FIFA to reportedly name Vancouver, Toronto as 2026 World Cup host cities.

Just two Canadian cities will reportedly host FIFA World Cup matches in 2026.

That’s good news for Vancouver and Toronto, but not Edmonton.

A total of 80 matches will be held in 2026 for the newly-expanded 48-country tournament hosted by the United States, Mexico, and Canada. The US will host 60 matches with Canada and Mexico receiving 10 matches each.

FIFA is set to reveal the host cities in New York City next week, with 22 cities still in the running.

Edmonton is out of the running to host matches, according to a report out of Vancouver by Irfaan Gaffar. That means that BC Place in Vancouver and Toronto’s BMO Field will share hosting duties for all 10 matches taking place in Canada.

“In line with the previous stages of the FIFA World Cup 2026 selection process, any announcement will be made in the best interests of football, taking into consideration the needs of all stakeholders involved, as we aim to lay the foundations for the tournament to be delivered successfully across all three countries,” said FIFA Vice-President and CONCACAF President Victor Montagliani.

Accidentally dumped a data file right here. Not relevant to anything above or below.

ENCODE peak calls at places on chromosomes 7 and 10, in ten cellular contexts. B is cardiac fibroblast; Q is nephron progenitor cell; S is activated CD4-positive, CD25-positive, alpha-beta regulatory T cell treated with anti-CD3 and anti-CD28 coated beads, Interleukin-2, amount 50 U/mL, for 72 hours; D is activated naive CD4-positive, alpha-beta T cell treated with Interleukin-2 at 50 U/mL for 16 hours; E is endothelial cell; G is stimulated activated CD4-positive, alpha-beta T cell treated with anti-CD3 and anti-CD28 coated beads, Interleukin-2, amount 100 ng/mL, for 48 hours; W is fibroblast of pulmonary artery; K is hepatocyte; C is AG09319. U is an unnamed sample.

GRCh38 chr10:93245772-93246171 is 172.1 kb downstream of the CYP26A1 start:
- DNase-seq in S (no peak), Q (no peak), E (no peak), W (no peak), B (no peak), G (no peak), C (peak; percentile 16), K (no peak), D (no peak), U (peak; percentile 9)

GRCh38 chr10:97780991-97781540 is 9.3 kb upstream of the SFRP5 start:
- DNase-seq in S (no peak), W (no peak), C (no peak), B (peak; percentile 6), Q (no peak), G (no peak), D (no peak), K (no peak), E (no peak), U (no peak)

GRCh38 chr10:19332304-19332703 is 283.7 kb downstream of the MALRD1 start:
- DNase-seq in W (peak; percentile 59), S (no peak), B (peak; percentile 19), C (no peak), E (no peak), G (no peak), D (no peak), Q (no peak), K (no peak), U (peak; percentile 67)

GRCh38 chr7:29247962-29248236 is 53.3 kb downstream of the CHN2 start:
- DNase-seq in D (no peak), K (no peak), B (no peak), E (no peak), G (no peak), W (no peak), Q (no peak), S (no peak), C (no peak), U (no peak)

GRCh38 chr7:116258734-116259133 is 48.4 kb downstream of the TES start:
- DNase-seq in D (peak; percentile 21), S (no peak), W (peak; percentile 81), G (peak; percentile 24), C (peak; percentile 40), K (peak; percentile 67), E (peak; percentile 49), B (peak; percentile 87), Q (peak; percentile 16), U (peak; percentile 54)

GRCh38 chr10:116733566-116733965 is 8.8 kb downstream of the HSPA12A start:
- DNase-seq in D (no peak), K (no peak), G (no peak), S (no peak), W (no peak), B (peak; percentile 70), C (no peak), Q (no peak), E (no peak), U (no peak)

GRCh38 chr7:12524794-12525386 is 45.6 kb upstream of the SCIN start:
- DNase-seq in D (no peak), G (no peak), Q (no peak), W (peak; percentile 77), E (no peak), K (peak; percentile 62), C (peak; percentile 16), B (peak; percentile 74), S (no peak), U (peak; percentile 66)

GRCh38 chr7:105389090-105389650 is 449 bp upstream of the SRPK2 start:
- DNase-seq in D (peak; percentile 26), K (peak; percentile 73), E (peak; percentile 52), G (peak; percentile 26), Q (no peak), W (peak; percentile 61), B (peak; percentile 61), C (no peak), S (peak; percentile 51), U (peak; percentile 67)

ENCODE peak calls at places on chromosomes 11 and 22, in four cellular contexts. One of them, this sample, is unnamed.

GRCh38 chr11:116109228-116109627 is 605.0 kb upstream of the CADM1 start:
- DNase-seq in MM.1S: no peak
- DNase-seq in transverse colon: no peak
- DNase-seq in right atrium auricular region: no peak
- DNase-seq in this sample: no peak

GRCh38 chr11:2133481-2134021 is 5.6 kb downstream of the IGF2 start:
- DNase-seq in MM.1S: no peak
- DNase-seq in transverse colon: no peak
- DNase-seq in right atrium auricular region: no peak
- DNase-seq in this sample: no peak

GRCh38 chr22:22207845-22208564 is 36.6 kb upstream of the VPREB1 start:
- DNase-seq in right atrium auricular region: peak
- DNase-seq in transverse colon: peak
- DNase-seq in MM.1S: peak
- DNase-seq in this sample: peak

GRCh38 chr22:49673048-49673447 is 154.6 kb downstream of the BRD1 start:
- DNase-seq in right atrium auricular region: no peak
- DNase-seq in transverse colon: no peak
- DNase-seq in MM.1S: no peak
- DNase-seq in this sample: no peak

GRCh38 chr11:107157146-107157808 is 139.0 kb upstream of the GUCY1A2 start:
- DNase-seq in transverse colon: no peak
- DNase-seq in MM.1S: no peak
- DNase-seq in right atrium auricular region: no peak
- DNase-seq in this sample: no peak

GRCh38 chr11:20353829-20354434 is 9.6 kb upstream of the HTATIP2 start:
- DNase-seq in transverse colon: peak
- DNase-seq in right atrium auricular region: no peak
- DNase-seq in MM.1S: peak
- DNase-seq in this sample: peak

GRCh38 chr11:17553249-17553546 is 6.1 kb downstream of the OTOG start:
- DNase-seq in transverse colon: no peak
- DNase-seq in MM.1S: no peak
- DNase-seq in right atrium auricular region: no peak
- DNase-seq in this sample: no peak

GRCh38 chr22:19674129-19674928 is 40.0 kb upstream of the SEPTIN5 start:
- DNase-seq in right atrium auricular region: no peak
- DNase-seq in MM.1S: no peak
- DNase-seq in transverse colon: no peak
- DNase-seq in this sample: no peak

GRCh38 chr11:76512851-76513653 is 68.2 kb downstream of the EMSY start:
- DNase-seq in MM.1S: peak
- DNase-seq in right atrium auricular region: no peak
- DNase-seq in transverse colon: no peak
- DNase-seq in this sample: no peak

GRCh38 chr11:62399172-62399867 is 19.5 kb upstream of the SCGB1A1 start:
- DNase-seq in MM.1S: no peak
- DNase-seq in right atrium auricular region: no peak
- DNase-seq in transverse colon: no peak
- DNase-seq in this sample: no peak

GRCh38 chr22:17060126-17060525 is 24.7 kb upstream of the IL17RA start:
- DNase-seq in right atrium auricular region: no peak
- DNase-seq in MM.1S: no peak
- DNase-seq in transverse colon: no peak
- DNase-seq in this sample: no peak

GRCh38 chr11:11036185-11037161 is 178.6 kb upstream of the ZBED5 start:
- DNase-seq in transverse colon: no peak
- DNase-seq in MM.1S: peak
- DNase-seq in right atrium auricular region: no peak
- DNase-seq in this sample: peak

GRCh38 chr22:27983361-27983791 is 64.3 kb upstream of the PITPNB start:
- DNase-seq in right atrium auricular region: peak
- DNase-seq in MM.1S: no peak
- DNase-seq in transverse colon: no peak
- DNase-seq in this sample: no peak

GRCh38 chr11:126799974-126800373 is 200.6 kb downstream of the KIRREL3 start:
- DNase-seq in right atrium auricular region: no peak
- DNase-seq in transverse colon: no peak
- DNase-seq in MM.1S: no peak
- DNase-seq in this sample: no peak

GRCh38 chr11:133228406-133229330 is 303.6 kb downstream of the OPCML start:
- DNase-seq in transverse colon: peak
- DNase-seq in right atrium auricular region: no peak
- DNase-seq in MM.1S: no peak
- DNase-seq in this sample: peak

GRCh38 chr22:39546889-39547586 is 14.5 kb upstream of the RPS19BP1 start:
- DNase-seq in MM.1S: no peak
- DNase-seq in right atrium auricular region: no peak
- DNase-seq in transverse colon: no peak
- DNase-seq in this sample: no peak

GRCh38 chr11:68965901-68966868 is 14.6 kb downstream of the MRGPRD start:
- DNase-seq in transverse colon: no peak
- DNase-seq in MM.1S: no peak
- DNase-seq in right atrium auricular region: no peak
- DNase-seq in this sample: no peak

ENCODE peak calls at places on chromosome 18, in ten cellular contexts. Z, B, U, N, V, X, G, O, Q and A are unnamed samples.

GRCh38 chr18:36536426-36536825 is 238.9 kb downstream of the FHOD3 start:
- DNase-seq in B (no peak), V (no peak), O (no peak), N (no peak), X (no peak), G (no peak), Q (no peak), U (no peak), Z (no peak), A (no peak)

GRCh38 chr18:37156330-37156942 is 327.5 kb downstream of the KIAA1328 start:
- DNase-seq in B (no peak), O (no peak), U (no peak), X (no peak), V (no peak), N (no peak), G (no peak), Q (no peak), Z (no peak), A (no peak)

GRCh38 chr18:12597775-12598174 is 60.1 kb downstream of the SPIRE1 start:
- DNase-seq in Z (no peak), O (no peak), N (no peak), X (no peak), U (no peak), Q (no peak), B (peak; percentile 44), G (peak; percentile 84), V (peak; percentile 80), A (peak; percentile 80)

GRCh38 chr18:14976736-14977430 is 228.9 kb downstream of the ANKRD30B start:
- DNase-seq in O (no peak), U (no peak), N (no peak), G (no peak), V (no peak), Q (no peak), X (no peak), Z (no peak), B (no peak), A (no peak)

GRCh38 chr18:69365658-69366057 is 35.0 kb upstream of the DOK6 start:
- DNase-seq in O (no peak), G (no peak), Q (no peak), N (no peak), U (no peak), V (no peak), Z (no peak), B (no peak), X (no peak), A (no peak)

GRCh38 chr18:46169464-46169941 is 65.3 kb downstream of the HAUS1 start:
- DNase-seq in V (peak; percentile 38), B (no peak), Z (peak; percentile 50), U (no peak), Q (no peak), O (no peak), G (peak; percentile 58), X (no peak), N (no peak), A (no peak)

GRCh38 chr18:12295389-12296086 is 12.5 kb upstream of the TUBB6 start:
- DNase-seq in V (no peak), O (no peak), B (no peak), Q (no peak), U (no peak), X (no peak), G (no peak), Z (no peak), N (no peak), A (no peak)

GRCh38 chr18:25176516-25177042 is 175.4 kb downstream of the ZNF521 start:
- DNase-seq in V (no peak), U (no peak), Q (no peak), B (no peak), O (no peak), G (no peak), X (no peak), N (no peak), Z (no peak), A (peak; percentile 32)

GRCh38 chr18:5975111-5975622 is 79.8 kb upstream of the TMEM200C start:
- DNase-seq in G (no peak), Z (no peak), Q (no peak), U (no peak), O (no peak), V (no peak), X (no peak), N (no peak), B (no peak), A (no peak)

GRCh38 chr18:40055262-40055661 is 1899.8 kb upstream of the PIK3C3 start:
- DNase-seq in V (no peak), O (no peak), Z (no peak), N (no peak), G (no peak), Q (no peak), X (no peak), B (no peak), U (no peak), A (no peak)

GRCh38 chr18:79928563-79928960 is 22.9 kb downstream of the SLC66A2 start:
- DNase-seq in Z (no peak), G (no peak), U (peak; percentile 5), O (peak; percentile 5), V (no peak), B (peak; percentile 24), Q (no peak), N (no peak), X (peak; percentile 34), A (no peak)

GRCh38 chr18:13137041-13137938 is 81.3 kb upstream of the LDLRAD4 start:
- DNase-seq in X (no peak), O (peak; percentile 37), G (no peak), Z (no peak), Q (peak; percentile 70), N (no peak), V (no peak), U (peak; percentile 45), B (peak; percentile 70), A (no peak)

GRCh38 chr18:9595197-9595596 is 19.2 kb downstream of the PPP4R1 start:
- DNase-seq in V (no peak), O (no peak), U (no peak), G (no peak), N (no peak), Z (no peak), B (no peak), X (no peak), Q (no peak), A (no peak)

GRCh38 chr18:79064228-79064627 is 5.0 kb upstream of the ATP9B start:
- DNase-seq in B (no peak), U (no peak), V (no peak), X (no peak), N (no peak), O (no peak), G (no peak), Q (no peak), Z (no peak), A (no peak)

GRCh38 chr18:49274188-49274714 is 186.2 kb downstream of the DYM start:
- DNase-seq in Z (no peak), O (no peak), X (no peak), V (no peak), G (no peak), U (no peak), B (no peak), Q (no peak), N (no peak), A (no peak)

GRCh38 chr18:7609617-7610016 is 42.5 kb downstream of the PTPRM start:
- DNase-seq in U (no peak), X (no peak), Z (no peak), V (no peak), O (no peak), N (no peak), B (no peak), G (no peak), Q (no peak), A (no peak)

“We can only reiterate our appreciation to all the cities and the three-member associations for their efforts and dedication to this process.”

While Toronto and Edmonton have remained in the running since day one, Vancouver’s World Cup candidacy has been a roller coaster ride.

A City of Toronto report surfaced a few months ago revealed that it would cost hundreds of millions of dollars to bring the 2026 FIFA Men’s World Cup to the 416 as part of a winning joint bid by Canada, Mexico and the United States.

In Jan. 2018, Toronto councillors voted to endorse the city’s participation, putting the city in the running among 22 others in a selection process.

“Overall, the operations and capital costs to be incurred locally in Toronto are projected to be approximately $290 million by 2026, including a 10 percent contingency,” read the report, which seeks some $177 million in support from the federal and provincial governments.

The bill includes an up-front cost to the city of $73.8 million, plus an additional $20 million value-in-kind.

A total of 80 matches will be held in 2026 for the newly-expanded 48-country tournament.

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